|Abstract:||Cavity optomechanics experiments parametrically couple the phonon modes and photon modes in microresonators and various optical systems have been investigated. However, because of the increased acoustic radiative losses during direct liquid immersion of optomechanical devices, almost all published optomechanical experiments have been performed in solid phase. The high acoustic losses during direct liquid immersion limits the biosensing applications of optomechanical devices.
This thesis discusses a recently introduced hollow opto-mechano-fluidic resonator (OMFR), which by design are equipped for microfluidic experiments.
By confining liquids inside the capillary resonator, high mechanical- and optical- quality factors are simultaneously maintained. Unlike optofluidics biosensing, because the optical modes don't interact with the liquids directly, the optomechanical biosensing doesn't have any requirement of the optical properties of the fluids and bioanalytes.
Detailed methodology is provided to fabricate these ultra-high-Q microfluidic resonators, perform optomechanical testing, and measure radiation pressure-driven breathing mode (10--20 MHz) and SBS-driven (10--12 GHz) whispering gallery mode vibrations.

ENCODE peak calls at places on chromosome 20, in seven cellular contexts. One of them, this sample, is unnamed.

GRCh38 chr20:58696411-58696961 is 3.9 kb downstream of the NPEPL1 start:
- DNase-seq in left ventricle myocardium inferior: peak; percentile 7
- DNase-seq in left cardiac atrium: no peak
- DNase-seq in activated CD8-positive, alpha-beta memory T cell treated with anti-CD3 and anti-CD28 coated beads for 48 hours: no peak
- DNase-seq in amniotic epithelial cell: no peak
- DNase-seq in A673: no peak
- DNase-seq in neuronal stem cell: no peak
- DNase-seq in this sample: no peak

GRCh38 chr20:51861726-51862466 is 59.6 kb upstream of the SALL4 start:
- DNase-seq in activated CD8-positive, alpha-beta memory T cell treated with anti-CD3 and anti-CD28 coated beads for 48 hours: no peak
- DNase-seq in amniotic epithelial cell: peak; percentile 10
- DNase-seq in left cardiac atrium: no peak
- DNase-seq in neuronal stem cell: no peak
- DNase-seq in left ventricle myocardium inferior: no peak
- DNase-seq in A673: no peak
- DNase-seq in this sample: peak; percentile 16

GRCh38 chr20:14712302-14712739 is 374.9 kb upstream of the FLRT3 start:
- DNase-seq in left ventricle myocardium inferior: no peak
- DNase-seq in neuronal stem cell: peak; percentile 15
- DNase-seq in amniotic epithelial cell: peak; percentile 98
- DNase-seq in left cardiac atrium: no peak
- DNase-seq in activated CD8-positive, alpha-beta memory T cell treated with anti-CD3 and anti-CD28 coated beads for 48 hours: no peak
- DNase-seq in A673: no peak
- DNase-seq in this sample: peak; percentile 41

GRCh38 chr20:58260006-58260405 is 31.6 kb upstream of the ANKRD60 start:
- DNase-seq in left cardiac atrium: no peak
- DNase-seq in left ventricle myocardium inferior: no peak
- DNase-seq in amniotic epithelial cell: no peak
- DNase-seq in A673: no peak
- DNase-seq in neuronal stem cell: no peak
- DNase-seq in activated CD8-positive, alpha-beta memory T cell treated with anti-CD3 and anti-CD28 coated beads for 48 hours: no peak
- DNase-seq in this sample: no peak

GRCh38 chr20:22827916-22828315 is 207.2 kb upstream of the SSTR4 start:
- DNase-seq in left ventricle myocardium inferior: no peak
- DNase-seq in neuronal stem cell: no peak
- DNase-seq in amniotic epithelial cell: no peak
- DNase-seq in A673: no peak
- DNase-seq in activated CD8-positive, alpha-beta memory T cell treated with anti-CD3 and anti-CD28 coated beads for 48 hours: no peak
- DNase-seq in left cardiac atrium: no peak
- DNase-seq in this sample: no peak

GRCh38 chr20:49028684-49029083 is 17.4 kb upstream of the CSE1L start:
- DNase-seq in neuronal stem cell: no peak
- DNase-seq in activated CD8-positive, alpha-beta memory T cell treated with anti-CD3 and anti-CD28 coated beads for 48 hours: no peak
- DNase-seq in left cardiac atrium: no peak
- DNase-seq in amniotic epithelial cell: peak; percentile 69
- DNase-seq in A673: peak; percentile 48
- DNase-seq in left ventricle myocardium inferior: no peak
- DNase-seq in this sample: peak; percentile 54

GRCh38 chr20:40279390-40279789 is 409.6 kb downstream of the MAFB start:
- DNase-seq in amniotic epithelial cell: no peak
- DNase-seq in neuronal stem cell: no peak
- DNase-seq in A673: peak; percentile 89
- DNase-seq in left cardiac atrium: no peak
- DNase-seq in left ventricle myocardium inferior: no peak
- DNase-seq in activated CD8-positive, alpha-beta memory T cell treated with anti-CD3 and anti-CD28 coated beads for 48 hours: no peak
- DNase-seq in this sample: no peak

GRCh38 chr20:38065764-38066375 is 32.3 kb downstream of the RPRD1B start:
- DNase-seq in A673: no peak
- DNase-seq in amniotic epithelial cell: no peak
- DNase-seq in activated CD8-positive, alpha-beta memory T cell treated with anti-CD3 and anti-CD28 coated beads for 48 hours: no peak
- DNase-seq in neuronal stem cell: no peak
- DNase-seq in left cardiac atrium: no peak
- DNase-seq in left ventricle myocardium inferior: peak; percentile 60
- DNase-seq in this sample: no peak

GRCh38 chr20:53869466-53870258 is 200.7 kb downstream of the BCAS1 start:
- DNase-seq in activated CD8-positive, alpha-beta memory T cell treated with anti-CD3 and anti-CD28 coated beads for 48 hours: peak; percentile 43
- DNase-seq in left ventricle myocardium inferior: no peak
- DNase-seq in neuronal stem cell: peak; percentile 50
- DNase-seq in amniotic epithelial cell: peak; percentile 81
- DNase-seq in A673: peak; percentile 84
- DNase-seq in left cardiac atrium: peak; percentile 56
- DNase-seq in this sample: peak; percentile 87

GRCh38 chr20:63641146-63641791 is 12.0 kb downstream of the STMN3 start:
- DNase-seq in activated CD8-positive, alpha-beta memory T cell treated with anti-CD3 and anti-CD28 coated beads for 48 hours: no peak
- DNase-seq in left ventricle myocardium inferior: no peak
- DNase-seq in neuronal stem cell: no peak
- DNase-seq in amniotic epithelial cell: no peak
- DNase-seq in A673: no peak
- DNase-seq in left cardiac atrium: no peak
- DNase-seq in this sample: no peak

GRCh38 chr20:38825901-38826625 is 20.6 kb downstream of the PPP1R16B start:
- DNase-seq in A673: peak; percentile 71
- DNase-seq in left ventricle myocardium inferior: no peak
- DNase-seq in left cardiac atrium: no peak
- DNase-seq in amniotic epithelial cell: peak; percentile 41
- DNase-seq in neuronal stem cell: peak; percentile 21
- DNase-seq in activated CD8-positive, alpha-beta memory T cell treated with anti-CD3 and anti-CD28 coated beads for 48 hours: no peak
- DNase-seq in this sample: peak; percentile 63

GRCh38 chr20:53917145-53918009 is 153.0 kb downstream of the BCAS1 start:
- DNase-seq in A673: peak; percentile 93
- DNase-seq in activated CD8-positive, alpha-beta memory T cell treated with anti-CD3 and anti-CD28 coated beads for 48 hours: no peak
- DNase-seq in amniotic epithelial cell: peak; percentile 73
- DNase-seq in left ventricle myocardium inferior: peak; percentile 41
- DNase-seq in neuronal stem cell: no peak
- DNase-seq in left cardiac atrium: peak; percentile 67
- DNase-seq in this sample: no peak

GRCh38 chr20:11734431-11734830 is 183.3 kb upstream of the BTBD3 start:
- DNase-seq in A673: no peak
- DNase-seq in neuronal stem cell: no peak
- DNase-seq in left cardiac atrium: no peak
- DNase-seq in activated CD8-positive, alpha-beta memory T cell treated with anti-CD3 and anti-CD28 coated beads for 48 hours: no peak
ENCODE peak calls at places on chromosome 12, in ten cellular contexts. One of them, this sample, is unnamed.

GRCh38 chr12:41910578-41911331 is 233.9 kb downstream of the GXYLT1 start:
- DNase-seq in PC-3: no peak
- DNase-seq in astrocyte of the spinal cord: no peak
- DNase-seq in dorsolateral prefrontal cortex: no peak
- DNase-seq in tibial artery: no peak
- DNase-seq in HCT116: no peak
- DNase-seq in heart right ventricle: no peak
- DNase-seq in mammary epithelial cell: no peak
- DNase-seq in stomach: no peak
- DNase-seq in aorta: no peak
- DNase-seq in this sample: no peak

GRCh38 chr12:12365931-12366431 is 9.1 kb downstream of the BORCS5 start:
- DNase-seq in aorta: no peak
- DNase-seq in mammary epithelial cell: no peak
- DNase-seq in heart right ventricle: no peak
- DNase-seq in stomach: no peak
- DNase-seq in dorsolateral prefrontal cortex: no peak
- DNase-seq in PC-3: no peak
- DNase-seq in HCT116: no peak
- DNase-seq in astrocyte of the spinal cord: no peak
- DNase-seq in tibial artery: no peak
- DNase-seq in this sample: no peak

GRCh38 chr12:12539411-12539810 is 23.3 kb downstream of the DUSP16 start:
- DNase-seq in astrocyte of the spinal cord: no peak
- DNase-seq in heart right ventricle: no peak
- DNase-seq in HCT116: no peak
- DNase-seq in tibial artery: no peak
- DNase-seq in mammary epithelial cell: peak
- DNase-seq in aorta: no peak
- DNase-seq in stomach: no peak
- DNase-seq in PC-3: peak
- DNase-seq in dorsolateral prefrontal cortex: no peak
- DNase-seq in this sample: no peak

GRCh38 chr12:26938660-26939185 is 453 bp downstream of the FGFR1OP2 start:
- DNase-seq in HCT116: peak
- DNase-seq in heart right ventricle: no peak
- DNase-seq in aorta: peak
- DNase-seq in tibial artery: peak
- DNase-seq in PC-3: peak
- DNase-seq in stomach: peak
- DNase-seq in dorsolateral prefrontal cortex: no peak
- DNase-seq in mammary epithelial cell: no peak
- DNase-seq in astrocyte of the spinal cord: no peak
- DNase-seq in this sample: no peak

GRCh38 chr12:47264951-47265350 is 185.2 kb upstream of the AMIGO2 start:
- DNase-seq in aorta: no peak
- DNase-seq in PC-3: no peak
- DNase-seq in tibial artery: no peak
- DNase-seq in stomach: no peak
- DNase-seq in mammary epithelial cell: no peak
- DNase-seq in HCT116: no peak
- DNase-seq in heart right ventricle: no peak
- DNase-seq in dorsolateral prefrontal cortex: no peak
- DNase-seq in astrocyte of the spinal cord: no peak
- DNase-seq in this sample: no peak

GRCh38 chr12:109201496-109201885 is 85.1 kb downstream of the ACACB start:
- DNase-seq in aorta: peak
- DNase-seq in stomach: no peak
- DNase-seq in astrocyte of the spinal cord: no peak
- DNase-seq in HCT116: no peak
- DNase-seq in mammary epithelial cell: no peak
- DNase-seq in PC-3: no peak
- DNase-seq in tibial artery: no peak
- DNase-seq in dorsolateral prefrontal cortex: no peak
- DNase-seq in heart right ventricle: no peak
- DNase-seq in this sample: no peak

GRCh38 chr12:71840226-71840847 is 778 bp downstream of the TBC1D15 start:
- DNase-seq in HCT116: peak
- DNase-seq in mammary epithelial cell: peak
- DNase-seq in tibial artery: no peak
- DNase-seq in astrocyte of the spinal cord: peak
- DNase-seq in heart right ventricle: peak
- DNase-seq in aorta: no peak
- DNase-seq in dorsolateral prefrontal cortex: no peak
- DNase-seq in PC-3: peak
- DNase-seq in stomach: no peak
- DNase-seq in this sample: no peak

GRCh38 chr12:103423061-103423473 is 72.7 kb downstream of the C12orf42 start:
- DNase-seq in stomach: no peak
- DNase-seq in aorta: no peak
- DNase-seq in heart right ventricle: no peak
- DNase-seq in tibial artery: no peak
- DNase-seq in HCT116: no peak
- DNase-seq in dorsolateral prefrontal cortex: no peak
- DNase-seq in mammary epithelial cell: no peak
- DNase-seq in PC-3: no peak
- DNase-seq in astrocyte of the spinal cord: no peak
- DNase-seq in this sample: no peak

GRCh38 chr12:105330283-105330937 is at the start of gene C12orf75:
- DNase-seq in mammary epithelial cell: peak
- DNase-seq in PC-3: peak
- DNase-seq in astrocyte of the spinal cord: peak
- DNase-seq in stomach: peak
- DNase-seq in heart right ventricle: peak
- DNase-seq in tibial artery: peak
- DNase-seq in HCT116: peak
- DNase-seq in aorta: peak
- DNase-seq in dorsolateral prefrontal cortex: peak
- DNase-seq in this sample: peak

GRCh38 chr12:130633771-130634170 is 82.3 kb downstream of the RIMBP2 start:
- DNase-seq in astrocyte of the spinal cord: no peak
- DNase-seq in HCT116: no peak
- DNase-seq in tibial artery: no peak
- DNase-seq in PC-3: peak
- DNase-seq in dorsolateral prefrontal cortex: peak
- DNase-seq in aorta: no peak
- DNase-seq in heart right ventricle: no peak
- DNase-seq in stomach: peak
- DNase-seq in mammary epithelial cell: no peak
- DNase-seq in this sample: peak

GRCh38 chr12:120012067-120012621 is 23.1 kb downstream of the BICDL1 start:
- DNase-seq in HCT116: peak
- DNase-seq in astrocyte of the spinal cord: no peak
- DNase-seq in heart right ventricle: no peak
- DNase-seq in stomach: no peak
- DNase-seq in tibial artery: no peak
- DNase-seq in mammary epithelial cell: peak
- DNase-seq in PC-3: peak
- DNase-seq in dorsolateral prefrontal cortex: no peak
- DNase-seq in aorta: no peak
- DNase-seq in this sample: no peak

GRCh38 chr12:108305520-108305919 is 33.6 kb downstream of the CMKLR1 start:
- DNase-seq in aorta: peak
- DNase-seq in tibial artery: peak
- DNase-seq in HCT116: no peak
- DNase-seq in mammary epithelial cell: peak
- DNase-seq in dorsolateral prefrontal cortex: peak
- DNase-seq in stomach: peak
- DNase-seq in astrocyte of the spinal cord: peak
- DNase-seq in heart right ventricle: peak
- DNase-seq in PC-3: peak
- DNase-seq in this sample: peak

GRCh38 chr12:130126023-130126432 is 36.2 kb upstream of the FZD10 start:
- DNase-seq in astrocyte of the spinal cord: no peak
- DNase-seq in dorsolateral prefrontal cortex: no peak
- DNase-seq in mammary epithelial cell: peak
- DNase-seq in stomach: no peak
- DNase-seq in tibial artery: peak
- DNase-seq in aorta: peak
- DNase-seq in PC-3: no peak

We also experimentally investigate aerostatic tuning of these hollow-shell oscillators, enabled by geometry, stress, and temperature effects. We demonstrate for the first time the simultaneous actuation of RP-induced breathing mechanical modes and SBS-induced whispering gallery acoustic modes, through a single pump laser.
In addition, we show that fluid viscosity can also be determined through optomechanical measurement of the vibrational noise spectrum of the resonator mechanical modes.
A linear relationship between the spectral linewidth and root-viscosity is predicted and experimentally verified in the low viscosity regime.
Our result is a step towards completely self-referenced optomechanical sensor technologies and multi-frequency measurement of viscoelasticity of arbitrary fluids and bioanalytes, without sample contamination, using highly sensitive optomechanics techniques.